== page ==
On a side note, we continue to make our way NOBO (northbound) through the state of Virginia, which holds the most miles of any of the 14 A.T. states.  Virginia contains 550 miles of the A.T.’s total of 2,189 so it is taking us about five weeks to traverse this state.  We expect to be in West Virginia by July 2nd, and complete that state’s six miles in a mere three hours.

We have some new hiking friends to tell you about.  Log is thirty-something from Oklahoma and is working on a second (yes, SECOND) thru-hike with her dog, Yoyo.  Log and Yoyo completed a successful thru-hike of the A.T. in 2012.  Rocket and Timber are two young ladies from New York.  We pass each other on the trail usually once or twice each day.  Juice is an electrical engineer from Alabama that we have seen off and on for weeks.  He is ex-military and a strong hiker so he may be far ahead of us at this point.  We passed an older hiker this week who started the trail in February and is trying to hike 10-14 miles per day.  He isn’t fast but he is determined.  What we have learned is that every person needs to “hike your own hike” and that looks different for every individual.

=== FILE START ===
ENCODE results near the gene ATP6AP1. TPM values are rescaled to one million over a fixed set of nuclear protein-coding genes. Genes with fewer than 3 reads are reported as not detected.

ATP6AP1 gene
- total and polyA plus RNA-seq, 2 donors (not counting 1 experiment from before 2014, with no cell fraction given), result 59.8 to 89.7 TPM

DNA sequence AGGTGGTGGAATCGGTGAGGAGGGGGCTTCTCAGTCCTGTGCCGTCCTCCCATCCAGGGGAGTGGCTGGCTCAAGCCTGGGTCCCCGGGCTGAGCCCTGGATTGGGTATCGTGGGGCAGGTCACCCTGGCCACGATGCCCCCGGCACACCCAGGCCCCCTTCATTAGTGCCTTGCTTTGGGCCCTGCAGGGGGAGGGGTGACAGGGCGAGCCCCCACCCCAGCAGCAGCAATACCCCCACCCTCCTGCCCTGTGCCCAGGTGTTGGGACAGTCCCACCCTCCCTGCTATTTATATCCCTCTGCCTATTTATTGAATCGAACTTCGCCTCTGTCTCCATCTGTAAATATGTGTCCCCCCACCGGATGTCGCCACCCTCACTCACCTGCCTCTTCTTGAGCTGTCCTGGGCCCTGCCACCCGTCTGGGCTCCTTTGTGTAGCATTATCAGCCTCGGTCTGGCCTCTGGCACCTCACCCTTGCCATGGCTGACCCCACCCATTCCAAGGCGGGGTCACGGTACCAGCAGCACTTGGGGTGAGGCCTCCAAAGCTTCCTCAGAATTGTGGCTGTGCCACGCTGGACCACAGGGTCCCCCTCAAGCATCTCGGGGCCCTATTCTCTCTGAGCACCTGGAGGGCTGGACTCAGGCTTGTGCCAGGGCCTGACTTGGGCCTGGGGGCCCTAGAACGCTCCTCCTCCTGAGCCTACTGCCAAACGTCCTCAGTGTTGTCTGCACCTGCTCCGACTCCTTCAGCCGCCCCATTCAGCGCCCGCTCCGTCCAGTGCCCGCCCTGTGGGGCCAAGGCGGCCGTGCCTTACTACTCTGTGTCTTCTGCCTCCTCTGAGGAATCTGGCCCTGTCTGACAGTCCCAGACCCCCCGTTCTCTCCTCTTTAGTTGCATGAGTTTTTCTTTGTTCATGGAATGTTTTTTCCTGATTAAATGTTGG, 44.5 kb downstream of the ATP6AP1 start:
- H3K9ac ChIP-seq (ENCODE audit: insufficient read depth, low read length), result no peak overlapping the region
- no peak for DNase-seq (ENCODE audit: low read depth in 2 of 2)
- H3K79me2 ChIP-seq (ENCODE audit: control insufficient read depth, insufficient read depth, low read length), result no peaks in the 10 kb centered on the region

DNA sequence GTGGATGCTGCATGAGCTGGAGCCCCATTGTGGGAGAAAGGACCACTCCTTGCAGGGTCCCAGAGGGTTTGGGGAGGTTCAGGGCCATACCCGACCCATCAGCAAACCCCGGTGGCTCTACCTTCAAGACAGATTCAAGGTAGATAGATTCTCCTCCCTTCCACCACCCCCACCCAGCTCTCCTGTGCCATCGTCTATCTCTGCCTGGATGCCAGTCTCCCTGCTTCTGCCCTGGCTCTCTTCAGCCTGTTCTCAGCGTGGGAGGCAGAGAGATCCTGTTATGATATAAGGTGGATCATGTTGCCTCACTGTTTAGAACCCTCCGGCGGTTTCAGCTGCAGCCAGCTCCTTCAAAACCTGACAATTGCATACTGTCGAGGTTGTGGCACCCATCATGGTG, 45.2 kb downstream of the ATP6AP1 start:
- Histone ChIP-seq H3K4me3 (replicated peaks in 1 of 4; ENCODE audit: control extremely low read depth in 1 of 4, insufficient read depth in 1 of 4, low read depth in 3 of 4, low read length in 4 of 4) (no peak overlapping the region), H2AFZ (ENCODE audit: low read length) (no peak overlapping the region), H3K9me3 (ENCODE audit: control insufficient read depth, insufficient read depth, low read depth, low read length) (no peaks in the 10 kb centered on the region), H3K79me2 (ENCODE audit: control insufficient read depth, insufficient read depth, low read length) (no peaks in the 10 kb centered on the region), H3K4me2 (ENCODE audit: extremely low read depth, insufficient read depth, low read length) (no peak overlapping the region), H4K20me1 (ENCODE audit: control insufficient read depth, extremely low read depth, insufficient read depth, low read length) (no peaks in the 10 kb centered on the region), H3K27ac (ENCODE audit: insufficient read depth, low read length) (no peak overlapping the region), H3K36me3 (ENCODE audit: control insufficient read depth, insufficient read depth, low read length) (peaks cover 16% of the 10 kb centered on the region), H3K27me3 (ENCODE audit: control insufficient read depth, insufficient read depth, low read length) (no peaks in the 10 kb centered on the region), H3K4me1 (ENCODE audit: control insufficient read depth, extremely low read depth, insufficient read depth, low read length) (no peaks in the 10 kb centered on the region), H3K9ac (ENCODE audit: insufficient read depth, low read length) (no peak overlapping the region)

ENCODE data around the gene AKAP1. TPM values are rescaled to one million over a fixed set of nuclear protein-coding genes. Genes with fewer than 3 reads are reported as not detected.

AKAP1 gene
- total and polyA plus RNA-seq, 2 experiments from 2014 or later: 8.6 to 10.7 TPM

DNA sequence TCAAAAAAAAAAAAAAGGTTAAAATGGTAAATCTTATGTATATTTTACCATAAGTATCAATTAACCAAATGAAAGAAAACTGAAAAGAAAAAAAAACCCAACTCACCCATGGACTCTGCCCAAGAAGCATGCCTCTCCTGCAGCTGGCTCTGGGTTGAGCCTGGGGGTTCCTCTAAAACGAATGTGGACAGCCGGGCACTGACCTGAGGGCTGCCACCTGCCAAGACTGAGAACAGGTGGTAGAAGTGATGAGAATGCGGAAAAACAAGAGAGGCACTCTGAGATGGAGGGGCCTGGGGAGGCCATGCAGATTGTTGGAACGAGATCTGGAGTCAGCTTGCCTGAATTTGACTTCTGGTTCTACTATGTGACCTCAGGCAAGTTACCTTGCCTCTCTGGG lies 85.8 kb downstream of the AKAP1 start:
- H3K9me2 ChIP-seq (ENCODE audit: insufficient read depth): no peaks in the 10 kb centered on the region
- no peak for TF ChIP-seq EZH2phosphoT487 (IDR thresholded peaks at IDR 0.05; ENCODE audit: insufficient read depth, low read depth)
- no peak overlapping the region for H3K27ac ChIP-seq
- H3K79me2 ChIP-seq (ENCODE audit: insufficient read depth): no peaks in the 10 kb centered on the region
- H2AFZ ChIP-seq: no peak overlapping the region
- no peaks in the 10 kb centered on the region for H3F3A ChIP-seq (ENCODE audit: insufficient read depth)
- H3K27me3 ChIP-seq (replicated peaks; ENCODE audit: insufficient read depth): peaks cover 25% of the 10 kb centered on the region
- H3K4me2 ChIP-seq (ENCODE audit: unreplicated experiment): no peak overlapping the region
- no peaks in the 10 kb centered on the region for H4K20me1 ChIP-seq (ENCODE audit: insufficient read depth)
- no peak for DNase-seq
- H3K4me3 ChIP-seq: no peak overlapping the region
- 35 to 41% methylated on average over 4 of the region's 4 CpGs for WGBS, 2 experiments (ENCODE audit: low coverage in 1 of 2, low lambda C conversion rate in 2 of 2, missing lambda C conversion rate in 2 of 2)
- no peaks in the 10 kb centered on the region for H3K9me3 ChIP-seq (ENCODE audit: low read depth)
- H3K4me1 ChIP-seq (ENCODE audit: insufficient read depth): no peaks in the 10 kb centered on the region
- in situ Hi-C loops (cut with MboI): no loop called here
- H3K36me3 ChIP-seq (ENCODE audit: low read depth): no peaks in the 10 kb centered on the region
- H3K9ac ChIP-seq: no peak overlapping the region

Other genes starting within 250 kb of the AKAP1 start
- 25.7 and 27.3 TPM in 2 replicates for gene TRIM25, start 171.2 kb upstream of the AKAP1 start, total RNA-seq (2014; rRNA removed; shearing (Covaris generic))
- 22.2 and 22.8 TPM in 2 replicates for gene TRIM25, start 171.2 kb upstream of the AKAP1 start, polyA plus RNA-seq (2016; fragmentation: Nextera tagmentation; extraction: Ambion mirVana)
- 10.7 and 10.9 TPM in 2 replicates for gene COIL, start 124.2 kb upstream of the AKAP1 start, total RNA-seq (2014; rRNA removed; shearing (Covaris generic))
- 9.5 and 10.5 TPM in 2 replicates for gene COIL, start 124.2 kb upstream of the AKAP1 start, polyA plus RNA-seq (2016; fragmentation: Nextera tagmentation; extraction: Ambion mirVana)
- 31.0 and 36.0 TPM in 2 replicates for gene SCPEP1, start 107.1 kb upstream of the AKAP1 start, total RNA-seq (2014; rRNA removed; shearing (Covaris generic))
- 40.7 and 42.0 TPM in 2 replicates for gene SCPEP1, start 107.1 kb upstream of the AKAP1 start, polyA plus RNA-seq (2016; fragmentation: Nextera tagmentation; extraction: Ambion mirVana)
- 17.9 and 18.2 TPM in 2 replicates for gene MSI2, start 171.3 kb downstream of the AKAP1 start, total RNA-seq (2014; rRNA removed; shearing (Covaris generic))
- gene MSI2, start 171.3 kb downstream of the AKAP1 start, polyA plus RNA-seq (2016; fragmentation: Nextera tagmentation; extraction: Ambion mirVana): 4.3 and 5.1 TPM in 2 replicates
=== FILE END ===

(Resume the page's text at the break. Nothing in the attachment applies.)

So what we’ve experienced so far is that hiking the Appalachian Trail is grueling work, it’s rewarding, it builds strength, stamina, and perseverance, is an adventure, and it’s the ultimate weight loss program!

A Little Leaner But No Meaner,  Chief and Toad


Rattlesnakes, Dragons and Snares! Oh My!

We are sharing two posts today so please read both this story and the post about Virginia’s History.